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Bear McCreary's The Lord Of The Rings: The Rings of Power (2022)


Chen G.
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The disappointment is just really fresh and massive. I really thought Bear would want to walk behind Shore and be respectful of that masterwork and continue it. He definitely didn’t have to. I just didn’t realize until I heard Galadriel how much I was counting on him to.

 

In time I may be kinder to it. Who the hell knows. But man, it truly hurts to hear people talking about how great it is when I can’t hear it. Because that means the decision is validated on some level and the work will probably continue in that vein.

 

I am listening to The Hobbits again and they are fantastic.

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4 minutes ago, blondheim said:

Who the hell knows. But man, it truly hurts to hear people talking about how great it is when I can’t hear it.

 

De gustibus non est disputandum

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2 minutes ago, Nick1Ø66 said:

 

De gustibus non est disputandum

 Too true. I must let the cycle of violence end. I couldn’t help it. I was butt-hurt.

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I may as well throw a few of my thoughts into the ring.

 

When the Galadriel and Sauron themes were first released as singles, I was a little disappointed - I hadn’t heard much of Bear’s work before and was expecting something more like Shore’s scores.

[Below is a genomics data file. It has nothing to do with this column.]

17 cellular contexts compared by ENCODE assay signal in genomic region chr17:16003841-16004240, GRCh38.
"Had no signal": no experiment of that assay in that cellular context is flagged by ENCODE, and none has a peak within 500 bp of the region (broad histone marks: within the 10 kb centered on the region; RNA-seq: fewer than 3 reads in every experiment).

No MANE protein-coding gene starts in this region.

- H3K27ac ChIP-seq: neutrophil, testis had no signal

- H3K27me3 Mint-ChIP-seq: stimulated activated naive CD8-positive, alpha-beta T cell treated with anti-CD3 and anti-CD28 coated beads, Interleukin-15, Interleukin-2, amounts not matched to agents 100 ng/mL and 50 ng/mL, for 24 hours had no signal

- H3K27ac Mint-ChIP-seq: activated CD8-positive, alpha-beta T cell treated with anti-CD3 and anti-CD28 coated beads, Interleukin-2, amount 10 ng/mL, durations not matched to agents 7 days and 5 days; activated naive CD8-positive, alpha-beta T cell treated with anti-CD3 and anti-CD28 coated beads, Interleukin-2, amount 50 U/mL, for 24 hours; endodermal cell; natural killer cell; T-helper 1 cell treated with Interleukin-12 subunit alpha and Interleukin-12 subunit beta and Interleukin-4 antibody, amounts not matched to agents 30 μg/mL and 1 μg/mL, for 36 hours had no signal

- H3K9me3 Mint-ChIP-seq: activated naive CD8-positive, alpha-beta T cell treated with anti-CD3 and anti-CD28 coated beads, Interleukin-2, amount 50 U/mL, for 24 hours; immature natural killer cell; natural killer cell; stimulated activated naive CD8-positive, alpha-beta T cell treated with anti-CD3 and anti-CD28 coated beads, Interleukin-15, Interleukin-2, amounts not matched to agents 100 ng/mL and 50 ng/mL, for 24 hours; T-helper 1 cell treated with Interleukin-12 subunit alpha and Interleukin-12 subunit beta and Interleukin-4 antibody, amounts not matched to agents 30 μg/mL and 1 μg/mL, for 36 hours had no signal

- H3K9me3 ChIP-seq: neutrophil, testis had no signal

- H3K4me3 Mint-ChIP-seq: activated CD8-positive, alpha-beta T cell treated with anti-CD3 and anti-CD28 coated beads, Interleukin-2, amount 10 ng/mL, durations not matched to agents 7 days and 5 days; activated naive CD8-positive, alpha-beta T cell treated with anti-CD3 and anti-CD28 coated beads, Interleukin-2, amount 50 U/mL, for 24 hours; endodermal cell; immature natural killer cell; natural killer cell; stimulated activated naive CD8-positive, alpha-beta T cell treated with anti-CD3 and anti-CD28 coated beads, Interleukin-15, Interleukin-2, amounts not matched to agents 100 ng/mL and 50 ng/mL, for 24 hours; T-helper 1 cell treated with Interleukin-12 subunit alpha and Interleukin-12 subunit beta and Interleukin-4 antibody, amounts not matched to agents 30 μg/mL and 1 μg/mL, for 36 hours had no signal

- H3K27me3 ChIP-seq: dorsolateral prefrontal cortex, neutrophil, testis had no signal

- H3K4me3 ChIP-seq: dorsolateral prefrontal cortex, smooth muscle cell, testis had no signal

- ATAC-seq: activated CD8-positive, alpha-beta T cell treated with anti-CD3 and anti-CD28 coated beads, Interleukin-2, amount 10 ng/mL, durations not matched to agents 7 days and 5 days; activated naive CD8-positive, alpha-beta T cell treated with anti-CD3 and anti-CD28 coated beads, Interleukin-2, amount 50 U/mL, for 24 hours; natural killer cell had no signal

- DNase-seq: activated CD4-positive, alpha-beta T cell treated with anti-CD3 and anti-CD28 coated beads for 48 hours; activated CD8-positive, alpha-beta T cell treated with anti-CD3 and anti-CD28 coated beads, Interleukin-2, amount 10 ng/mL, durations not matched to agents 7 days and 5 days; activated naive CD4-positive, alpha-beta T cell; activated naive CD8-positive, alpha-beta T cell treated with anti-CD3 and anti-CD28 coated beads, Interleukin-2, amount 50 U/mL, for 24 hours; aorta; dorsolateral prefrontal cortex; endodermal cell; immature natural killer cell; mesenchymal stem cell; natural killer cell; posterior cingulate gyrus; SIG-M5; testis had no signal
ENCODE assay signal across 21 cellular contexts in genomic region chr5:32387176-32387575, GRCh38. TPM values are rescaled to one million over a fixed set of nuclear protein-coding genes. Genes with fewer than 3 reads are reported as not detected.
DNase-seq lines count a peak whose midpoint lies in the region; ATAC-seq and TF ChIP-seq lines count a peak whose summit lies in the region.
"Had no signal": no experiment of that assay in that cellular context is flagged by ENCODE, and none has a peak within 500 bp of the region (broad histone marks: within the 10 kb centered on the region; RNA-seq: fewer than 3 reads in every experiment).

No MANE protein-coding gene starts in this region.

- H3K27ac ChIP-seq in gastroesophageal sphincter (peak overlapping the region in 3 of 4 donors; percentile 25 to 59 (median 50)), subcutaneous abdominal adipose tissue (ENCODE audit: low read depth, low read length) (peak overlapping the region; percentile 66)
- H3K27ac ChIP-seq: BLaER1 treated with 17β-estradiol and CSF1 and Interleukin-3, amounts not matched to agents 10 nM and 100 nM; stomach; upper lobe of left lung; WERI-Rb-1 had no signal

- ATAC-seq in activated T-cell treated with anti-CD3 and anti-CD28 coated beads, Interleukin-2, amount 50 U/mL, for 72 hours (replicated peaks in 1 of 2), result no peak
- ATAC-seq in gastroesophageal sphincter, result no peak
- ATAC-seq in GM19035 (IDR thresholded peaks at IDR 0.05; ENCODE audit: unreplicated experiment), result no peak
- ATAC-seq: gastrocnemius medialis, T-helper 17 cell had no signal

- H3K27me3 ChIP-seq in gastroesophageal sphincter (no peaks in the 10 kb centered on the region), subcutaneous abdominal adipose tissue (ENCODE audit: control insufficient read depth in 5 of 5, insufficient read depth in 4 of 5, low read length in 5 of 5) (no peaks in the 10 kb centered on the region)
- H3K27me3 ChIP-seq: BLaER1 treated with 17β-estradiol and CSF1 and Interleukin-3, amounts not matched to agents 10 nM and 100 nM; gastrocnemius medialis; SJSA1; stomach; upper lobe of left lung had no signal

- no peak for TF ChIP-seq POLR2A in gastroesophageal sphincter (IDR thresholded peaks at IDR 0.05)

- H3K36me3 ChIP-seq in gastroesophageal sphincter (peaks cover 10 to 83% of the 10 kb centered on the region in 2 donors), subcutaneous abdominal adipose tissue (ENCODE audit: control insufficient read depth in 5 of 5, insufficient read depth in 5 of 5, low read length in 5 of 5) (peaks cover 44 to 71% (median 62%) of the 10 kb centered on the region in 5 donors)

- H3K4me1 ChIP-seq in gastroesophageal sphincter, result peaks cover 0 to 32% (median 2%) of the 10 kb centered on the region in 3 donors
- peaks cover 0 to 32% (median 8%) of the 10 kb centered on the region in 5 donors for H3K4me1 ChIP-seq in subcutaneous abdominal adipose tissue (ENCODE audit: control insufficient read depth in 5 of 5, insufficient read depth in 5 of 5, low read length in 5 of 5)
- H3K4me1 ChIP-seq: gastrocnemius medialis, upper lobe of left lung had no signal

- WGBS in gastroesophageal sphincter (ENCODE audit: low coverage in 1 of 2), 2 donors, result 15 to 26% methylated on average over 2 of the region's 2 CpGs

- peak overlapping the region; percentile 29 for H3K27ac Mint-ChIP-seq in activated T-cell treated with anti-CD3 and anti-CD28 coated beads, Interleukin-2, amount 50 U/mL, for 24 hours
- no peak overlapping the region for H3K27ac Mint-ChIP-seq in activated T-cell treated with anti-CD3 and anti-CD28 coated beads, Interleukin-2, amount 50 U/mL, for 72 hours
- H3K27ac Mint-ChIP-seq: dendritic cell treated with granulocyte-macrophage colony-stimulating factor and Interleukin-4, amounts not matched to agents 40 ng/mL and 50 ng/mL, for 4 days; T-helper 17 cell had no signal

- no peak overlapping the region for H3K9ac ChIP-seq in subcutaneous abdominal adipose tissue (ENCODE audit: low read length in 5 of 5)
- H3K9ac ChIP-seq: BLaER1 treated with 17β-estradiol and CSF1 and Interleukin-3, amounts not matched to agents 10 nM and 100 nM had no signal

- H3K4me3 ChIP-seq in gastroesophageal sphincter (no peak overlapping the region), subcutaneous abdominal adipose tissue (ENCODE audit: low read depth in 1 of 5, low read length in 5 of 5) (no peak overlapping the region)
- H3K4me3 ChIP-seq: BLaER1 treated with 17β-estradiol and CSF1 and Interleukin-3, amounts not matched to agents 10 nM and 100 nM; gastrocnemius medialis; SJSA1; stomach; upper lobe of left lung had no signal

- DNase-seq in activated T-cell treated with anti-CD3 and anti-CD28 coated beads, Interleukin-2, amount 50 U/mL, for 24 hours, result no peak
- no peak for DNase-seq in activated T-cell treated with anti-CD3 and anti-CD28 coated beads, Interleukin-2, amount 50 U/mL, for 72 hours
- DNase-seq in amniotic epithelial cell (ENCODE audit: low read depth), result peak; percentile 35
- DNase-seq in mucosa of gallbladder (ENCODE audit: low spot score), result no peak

Having listened to the full album, though, they’ve both really grown on me. I love that the Galadriel theme is all over the score in many and varied statements.  I very much like the Khazad-Dum material too, as well as the Numenor theme.

 

I think “In the Beginning” is a brilliant piece of music, and can’t wait to hear it in context. Some of those statements of the Galadriel theme are amazing.

 

I’m less fond so far of the Halbrand and Stranger themes - but I may yet change my mind on them.

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To my ears, this is a great score on its own merits in almost every way. As a follow-up to Shore’s music, Bear seems to be aware of how Shore’s music “sounds” and Bear certainly put some effort into replicating those sounds (in his choir and so on) and Shore’s method of building his score (the many themes and how they interlock), but at the same time he did not try very hard to replicate Shore’s own style. I would therefore consider this respectful of Shore but not an attempt to replicate Shore.

 

Of course, one must wonder if any of that would have happened differently if Bear had access to Shore’s themes…

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6 hours ago, blondheim said:

The disappointment is just really fresh and massive. I really thought Bear would want to walk behind Shore and be respectful of that masterwork and continue it. He definitely didn’t have to. I just didn’t realize until I heard Galadriel how much I was counting on him to.